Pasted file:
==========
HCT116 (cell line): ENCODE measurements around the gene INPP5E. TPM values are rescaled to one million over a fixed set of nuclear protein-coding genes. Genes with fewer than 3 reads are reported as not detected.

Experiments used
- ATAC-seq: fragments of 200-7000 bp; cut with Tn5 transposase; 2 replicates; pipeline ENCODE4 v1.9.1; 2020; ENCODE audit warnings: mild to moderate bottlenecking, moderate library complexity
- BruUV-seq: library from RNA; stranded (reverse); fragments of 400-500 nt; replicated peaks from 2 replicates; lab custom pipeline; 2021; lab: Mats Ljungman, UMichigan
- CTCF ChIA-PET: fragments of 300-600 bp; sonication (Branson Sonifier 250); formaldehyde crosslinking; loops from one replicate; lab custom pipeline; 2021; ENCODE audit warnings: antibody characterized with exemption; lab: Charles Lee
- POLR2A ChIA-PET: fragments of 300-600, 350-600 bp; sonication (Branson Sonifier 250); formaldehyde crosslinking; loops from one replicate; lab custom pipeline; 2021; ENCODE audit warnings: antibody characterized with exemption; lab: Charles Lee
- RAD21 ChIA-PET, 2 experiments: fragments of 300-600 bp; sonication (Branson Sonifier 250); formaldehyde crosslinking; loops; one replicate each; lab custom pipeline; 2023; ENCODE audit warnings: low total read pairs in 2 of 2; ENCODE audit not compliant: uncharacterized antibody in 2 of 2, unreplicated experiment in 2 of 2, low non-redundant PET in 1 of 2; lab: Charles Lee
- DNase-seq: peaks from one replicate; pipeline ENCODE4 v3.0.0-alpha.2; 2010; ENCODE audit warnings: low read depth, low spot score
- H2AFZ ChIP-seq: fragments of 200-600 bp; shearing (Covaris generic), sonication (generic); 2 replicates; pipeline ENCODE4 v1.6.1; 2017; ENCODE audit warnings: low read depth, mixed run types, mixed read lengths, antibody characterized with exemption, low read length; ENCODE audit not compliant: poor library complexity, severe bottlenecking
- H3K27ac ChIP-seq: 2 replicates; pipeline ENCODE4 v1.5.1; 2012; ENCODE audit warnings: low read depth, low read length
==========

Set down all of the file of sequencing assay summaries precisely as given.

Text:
HCT116 (cell line): ENCODE measurements around the gene INPP5E. TPM values are rescaled to one million over a fixed set of nuclear protein-coding genes. Genes with fewer than 3 reads are reported as not detected.

Experiments used
- ATAC-seq: fragments of 200-7000 bp; cut with Tn5 transposase; 2 replicates; pipeline ENCODE4 v1.9.1; 2020; ENCODE audit warnings: mild to moderate bottlenecking, moderate library complexity
- BruUV-seq: library from RNA; stranded (reverse); fragments of 400-500 nt; replicated peaks from 2 replicates; lab custom pipeline; 2021; lab: Mats Ljungman, UMichigan
- CTCF ChIA-PET: fragments of 300-600 bp; sonication (Branson Sonifier 250); formaldehyde crosslinking; loops from one replicate; lab custom pipeline; 2021; ENCODE audit warnings: antibody characterized with exemption; lab: Charles Lee
- POLR2A ChIA-PET: fragments of 300-600, 350-600 bp; sonication (Branson Sonifier 250); formaldehyde crosslinking; loops from one replicate; lab custom pipeline; 2021; ENCODE audit warnings: antibody characterized with exemption; lab: Charles Lee
- RAD21 ChIA-PET, 2 experiments: fragments of 300-600 bp; sonication (Branson Sonifier 250); formaldehyde crosslinking; loops; one replicate each; lab custom pipeline; 2023; ENCODE audit warnings: low total read pairs in 2 of 2; ENCODE audit not compliant: uncharacterized antibody in 2 of 2, unreplicated experiment in 2 of 2, low non-redundant PET in 1 of 2; lab: Charles Lee
- DNase-seq: peaks from one replicate; pipeline ENCODE4 v3.0.0-alpha.2; 2010; ENCODE audit warnings: low read depth, low spot score
- H2AFZ ChIP-seq: fragments of 200-600 bp; shearing (Covaris generic), sonication (generic); 2 replicates; pipeline ENCODE4 v1.6.1; 2017; ENCODE audit warnings: low read depth, mixed run types, mixed read lengths, antibody characterized with exemption, low read length; ENCODE audit not compliant: poor library complexity, severe bottlenecking
- H3K27ac ChIP-seq: 2 replicates; pipeline ENCODE4 v1.5.1; 2012; ENCODE audit warnings: low read depth, low read length